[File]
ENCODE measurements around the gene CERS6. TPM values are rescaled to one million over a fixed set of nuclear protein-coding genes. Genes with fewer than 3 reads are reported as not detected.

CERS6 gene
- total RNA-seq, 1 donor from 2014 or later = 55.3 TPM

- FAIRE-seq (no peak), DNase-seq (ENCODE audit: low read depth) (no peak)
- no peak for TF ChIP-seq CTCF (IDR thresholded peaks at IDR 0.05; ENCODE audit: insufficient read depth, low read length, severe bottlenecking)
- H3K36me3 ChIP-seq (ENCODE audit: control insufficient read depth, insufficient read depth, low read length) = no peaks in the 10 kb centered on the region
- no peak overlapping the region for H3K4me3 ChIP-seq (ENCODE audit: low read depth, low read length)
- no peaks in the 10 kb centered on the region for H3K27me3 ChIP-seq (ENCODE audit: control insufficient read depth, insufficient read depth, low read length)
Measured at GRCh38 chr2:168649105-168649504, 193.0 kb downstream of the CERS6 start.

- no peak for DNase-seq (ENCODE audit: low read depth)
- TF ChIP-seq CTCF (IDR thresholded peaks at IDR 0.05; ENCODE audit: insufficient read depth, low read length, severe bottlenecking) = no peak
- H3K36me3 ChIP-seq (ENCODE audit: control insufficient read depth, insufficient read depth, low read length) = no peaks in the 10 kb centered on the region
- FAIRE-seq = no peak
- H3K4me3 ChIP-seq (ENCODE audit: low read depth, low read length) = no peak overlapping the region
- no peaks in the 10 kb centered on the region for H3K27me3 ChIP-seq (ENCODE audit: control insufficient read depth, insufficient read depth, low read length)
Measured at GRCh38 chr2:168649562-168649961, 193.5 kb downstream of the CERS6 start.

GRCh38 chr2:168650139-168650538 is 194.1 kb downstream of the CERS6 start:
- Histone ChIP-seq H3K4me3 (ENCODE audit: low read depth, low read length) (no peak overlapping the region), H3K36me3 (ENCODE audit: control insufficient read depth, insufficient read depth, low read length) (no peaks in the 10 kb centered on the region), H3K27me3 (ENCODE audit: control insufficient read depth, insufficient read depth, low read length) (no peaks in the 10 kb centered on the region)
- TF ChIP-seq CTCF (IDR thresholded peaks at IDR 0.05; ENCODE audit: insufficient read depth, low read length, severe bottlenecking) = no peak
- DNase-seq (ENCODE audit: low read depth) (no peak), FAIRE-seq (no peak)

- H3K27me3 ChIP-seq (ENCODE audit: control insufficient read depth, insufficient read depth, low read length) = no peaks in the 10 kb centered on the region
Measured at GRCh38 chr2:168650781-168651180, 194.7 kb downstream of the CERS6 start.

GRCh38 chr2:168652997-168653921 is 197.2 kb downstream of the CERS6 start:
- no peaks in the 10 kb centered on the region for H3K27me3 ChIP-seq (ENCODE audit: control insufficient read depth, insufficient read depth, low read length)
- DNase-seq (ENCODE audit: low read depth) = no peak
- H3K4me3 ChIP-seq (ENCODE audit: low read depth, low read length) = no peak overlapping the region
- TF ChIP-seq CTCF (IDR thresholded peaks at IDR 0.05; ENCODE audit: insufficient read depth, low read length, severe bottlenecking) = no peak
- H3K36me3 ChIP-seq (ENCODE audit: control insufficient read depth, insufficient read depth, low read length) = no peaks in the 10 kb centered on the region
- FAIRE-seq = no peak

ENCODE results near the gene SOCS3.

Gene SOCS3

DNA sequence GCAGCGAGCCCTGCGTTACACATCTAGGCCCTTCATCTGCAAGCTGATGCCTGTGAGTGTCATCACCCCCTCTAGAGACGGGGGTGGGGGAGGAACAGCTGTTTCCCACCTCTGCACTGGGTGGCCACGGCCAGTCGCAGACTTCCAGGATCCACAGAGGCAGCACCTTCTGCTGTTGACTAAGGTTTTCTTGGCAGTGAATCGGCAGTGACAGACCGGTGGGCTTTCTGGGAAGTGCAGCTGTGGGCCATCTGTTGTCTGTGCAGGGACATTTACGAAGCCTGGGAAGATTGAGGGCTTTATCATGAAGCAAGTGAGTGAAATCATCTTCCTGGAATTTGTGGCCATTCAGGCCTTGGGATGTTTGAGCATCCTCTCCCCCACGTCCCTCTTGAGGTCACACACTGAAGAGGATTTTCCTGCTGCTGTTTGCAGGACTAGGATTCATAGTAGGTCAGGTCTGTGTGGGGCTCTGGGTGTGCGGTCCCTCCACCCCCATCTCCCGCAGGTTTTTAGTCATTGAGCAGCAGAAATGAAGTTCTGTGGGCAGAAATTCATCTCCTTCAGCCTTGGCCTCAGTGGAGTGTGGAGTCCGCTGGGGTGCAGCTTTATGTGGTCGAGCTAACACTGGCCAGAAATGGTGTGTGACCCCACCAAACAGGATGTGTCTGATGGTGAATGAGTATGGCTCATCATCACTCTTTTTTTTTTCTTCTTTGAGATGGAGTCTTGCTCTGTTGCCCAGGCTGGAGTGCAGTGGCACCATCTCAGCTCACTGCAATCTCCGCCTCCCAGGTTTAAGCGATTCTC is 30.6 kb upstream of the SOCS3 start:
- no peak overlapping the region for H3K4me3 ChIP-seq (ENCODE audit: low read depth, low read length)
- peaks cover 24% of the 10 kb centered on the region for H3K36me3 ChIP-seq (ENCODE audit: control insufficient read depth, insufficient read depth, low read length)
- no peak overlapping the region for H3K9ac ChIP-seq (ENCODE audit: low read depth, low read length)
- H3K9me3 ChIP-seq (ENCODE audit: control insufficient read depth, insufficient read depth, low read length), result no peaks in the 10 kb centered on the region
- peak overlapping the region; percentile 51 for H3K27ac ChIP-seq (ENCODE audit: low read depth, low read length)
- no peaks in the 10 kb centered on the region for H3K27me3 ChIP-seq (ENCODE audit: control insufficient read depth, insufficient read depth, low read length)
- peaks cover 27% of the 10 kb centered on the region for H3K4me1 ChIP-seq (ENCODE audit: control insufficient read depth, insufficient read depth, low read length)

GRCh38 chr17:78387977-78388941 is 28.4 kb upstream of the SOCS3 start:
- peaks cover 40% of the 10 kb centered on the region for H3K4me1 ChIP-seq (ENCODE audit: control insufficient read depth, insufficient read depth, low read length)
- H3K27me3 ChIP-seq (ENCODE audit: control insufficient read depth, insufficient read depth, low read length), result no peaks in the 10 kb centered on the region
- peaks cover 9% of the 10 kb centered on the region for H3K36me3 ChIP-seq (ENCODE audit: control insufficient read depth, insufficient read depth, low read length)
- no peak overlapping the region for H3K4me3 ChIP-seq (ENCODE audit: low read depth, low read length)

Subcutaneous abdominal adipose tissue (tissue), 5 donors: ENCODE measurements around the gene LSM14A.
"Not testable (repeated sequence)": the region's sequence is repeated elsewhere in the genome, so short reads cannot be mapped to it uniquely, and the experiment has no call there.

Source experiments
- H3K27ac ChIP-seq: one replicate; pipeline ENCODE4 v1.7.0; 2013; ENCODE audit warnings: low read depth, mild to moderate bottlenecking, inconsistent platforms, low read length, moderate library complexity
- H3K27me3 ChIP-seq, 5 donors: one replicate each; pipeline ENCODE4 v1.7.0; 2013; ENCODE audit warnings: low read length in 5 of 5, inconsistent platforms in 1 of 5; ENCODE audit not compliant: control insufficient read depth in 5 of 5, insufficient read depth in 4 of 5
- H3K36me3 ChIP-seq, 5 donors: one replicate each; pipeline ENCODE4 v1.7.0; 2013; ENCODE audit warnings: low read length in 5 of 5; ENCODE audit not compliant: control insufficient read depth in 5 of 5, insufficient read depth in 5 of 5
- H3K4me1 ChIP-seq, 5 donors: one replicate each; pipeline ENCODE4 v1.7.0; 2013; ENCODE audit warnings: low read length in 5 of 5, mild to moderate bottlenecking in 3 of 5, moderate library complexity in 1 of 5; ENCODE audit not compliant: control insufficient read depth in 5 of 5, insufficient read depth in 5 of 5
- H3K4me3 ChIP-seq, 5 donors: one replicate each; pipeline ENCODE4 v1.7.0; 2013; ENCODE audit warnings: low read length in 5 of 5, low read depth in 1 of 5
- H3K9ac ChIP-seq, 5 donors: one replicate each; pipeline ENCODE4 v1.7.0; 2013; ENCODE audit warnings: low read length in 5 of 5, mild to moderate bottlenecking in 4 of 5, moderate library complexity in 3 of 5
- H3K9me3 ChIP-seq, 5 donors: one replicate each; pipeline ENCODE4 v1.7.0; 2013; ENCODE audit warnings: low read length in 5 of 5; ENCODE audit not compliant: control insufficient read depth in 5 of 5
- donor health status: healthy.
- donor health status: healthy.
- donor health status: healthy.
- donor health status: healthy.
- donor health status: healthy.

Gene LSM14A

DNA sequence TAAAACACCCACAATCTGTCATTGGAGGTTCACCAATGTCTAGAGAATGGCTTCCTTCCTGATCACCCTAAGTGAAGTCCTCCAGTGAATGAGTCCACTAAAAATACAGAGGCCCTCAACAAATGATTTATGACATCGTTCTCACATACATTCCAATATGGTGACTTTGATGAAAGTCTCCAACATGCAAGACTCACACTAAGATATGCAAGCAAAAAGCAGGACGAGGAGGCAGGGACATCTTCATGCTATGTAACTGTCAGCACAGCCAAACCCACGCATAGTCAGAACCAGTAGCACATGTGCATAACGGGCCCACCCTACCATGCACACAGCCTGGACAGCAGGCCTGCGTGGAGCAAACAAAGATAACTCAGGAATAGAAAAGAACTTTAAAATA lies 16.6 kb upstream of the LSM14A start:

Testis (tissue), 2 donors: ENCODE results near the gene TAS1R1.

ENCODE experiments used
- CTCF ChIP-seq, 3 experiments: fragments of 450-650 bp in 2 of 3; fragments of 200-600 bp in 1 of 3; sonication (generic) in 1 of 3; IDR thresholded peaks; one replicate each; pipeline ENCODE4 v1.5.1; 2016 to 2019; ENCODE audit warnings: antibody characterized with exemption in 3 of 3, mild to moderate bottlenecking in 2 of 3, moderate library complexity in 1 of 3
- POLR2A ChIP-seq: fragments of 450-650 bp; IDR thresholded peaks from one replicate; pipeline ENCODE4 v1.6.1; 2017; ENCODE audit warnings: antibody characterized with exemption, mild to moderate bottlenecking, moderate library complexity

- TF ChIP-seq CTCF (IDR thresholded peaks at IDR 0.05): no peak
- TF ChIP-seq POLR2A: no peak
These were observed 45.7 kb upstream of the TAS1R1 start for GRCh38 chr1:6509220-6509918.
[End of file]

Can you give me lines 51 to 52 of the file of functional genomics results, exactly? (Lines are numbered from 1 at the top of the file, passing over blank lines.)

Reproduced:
- H3K4me1 ChIP-seq, 5 donors: one replicate each; pipeline ENCODE4 v1.7.0; 2013; ENCODE audit warnings: low read length in 5 of 5, mild to moderate bottlenecking in 3 of 5, moderate library complexity in 1 of 5; ENCODE audit not compliant: control insufficient read depth in 5 of 5, insufficient read depth in 5 of 5
- H3K4me3 ChIP-seq, 5 donors: one replicate each; pipeline ENCODE4 v1.7.0; 2013; ENCODE audit warnings: low read length in 5 of 5, low read depth in 1 of 5